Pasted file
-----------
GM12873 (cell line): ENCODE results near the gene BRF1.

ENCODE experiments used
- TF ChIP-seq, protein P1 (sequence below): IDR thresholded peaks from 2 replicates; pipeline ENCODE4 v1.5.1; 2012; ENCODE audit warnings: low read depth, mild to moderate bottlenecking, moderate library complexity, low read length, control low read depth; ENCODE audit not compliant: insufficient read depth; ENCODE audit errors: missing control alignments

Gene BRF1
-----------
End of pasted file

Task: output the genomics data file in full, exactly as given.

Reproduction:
GM12873 (cell line): ENCODE results near the gene BRF1.

ENCODE experiments used
- TF ChIP-seq, protein P1 (sequence below): IDR thresholded peaks from 2 replicates; pipeline ENCODE4 v1.5.1; 2012; ENCODE audit warnings: low read depth, mild to moderate bottlenecking, moderate library complexity, low read length, control low read depth; ENCODE audit not compliant: insufficient read depth; ENCODE audit errors: missing control alignments

Gene BRF1